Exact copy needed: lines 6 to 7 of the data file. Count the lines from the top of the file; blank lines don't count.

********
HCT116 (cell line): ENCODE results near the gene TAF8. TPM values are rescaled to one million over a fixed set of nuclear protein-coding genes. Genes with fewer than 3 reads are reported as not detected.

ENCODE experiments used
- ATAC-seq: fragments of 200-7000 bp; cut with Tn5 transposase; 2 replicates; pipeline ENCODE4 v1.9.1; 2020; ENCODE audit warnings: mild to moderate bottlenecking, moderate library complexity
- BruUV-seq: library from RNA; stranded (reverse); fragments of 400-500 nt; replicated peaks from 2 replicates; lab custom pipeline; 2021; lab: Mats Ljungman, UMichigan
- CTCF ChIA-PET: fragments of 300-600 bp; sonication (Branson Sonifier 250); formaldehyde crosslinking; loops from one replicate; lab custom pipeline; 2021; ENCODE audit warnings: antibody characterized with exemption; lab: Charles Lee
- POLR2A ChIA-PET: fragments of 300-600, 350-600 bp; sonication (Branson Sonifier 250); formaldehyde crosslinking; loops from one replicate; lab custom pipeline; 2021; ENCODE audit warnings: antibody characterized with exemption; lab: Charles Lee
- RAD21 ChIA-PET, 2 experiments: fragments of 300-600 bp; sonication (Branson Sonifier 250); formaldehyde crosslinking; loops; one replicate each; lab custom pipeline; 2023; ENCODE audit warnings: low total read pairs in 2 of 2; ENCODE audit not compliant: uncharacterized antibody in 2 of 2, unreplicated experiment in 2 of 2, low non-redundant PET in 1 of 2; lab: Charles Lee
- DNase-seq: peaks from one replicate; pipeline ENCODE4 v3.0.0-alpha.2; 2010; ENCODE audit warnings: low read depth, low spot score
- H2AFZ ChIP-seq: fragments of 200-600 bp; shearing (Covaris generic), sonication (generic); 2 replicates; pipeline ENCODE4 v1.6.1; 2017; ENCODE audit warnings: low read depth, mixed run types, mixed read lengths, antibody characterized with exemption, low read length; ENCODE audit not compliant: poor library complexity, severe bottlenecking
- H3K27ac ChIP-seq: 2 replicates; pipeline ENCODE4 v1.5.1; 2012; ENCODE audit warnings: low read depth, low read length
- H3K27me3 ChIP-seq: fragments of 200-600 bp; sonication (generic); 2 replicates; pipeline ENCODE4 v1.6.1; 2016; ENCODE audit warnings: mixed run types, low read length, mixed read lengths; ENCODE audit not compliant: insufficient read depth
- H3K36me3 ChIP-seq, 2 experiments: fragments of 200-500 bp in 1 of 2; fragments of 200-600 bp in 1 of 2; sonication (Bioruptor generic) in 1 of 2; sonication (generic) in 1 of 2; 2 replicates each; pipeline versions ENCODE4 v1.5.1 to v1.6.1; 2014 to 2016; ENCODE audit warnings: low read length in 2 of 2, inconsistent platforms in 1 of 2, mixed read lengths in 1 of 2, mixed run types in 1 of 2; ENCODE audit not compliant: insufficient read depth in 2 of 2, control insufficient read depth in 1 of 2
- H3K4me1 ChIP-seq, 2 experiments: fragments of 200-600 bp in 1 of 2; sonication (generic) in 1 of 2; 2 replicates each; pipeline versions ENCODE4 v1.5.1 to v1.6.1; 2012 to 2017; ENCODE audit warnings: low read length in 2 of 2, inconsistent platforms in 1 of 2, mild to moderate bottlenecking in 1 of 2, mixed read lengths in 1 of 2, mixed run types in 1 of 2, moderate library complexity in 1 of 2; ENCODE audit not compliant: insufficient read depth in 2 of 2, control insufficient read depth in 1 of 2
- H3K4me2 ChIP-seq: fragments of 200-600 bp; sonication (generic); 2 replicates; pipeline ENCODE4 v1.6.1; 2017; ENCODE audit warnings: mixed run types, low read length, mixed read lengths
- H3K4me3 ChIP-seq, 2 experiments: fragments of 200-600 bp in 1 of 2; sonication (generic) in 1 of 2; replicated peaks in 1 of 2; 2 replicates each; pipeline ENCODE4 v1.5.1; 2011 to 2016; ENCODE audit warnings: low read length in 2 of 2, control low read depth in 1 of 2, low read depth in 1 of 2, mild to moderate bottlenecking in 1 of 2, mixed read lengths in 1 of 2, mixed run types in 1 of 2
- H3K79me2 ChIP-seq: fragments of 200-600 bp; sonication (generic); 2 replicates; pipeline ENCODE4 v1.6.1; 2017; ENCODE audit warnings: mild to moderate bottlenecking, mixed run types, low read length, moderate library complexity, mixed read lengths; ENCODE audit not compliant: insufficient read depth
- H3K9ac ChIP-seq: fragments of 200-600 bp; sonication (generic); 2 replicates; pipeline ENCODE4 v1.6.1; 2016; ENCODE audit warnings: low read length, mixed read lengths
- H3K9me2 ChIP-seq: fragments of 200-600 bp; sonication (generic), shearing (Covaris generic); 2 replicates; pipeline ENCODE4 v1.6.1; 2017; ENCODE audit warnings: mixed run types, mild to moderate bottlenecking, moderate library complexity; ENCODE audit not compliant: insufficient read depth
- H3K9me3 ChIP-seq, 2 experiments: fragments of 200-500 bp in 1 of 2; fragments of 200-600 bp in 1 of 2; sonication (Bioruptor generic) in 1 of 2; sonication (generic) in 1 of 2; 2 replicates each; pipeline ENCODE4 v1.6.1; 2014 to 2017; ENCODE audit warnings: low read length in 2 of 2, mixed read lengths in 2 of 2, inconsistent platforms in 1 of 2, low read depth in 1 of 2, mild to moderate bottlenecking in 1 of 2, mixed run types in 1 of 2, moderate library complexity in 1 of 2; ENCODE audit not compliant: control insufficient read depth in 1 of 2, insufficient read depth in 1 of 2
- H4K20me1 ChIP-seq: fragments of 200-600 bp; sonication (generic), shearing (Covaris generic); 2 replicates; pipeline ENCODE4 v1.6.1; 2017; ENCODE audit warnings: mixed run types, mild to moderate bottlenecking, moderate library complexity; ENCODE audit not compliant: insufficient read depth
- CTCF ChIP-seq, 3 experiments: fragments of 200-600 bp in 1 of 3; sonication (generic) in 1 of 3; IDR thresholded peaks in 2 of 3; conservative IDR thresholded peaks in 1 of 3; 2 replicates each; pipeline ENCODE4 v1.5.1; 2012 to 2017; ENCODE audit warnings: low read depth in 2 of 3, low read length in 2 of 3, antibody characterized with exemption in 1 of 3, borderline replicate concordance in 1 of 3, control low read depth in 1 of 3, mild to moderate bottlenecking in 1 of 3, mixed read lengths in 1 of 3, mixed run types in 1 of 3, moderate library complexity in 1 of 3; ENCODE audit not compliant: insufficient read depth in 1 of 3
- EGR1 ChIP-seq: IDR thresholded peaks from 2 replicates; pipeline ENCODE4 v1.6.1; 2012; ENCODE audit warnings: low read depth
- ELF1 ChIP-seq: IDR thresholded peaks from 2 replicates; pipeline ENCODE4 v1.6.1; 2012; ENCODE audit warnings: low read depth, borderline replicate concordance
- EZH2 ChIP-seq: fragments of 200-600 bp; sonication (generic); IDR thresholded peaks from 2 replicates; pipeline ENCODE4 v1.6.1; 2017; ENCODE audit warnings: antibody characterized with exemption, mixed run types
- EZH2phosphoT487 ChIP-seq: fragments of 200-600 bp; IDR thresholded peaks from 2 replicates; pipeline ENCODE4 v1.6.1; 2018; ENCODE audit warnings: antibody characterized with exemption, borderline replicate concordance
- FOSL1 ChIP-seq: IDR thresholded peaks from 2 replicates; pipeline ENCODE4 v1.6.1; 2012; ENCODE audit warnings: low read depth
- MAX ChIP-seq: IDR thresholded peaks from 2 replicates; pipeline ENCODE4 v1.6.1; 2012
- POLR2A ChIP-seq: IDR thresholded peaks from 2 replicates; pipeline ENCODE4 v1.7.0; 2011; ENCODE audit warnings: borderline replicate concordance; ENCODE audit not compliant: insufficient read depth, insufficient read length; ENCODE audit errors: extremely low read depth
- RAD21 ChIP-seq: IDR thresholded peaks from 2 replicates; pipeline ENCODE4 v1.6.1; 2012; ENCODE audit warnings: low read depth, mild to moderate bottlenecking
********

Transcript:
- POLR2A ChIA-PET: fragments of 300-600, 350-600 bp; sonication (Branson Sonifier 250); formaldehyde crosslinking; loops from one replicate; lab custom pipeline; 2021; ENCODE audit warnings: antibody characterized with exemption; lab: Charles Lee
- RAD21 ChIA-PET, 2 experiments: fragments of 300-600 bp; sonication (Branson Sonifier 250); formaldehyde crosslinking; loops; one replicate each; lab custom pipeline; 2023; ENCODE audit warnings: low total read pairs in 2 of 2; ENCODE audit not compliant: uncharacterized antibody in 2 of 2, unreplicated experiment in 2 of 2, low non-redundant PET in 1 of 2; lab: Charles Lee